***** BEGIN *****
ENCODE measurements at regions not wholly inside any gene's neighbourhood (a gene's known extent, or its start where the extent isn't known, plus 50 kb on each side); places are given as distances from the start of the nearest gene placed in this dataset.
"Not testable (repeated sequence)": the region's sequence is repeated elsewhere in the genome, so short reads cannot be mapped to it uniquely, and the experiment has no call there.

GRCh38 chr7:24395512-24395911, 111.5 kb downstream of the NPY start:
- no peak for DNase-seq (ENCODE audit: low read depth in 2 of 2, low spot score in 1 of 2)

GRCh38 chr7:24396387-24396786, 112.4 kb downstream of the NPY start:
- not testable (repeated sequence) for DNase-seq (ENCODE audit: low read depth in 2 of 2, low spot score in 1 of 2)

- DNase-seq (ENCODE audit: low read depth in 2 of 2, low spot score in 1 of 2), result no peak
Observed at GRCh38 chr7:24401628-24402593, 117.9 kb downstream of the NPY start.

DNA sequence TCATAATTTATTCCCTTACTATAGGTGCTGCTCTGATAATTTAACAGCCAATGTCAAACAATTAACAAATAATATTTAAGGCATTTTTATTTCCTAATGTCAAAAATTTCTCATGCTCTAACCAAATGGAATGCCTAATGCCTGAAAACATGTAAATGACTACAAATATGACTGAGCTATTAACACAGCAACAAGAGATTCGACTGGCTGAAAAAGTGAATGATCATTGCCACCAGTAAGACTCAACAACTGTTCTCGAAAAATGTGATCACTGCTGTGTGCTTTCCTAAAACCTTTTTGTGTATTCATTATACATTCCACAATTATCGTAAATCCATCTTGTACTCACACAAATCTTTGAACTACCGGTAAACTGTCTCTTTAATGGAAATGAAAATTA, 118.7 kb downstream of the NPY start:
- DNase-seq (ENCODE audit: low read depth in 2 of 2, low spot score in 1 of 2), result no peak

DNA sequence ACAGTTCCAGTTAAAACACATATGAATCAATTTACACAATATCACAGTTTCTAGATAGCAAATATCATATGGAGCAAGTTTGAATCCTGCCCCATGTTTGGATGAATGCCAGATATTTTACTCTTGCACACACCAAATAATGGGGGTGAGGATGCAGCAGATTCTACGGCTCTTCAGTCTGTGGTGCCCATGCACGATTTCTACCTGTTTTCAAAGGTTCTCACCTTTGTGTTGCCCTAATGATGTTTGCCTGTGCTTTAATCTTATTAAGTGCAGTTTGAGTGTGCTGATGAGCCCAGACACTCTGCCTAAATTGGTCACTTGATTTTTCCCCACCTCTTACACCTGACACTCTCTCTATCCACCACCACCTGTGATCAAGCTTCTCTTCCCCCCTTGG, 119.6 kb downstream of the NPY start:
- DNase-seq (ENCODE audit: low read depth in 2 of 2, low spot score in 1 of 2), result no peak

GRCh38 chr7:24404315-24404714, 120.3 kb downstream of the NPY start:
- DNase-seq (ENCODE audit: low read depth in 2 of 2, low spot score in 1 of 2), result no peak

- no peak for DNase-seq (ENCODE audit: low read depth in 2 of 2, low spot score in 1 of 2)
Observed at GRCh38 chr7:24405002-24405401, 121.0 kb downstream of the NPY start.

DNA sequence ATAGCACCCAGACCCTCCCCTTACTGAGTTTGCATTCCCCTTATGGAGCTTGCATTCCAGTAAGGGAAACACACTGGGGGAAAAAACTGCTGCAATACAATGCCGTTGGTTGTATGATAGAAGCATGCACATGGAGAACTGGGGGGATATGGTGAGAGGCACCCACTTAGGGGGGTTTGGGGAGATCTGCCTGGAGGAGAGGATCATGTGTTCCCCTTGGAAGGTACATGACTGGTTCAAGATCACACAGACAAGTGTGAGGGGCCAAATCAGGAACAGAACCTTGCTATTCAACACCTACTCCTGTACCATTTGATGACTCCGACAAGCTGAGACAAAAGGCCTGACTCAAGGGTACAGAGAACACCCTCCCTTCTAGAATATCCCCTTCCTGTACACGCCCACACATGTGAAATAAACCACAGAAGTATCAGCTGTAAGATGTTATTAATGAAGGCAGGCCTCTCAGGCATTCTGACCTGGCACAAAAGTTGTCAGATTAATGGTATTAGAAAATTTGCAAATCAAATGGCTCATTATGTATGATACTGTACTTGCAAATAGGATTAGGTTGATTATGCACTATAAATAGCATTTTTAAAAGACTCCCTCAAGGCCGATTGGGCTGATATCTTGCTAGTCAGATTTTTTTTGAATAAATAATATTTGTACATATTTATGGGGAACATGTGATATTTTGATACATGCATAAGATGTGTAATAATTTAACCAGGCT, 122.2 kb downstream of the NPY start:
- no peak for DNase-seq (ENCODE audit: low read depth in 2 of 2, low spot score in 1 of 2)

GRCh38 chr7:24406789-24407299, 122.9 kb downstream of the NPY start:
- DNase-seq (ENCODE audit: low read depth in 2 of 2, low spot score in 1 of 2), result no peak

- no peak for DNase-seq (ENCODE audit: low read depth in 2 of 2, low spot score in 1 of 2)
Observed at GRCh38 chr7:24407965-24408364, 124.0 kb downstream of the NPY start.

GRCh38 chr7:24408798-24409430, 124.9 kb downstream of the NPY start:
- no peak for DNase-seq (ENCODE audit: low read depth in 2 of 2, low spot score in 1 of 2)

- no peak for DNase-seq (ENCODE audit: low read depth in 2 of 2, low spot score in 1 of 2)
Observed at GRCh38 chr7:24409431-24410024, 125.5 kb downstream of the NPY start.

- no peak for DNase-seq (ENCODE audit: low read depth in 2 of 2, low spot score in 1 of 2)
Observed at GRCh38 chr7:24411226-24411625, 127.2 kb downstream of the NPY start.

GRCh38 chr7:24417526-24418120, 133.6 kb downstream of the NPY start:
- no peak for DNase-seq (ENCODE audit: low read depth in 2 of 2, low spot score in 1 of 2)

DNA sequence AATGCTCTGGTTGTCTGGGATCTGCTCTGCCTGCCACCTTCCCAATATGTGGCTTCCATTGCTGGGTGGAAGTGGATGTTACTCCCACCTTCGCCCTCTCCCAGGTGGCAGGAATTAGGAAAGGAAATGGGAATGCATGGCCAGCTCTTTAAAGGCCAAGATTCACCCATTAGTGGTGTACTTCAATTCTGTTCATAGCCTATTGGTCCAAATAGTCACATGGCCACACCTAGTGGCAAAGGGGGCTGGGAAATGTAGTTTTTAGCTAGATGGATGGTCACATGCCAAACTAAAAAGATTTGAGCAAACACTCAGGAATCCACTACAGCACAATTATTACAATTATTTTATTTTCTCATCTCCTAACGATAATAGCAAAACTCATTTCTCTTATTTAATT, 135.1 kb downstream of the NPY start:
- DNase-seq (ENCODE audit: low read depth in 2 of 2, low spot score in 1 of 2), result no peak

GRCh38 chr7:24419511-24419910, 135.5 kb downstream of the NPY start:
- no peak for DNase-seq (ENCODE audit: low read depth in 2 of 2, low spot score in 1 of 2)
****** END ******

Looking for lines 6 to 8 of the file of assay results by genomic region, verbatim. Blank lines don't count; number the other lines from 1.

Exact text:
- not testable (repeated sequence) for DNase-seq (ENCODE audit: low read depth in 2 of 2, low spot score in 1 of 2)

- DNase-seq (ENCODE audit: low read depth in 2 of 2, low spot score in 1 of 2), result no peak
Observed at GRCh38 chr7:24401628-24402593, 117.9 kb downstream of the NPY start.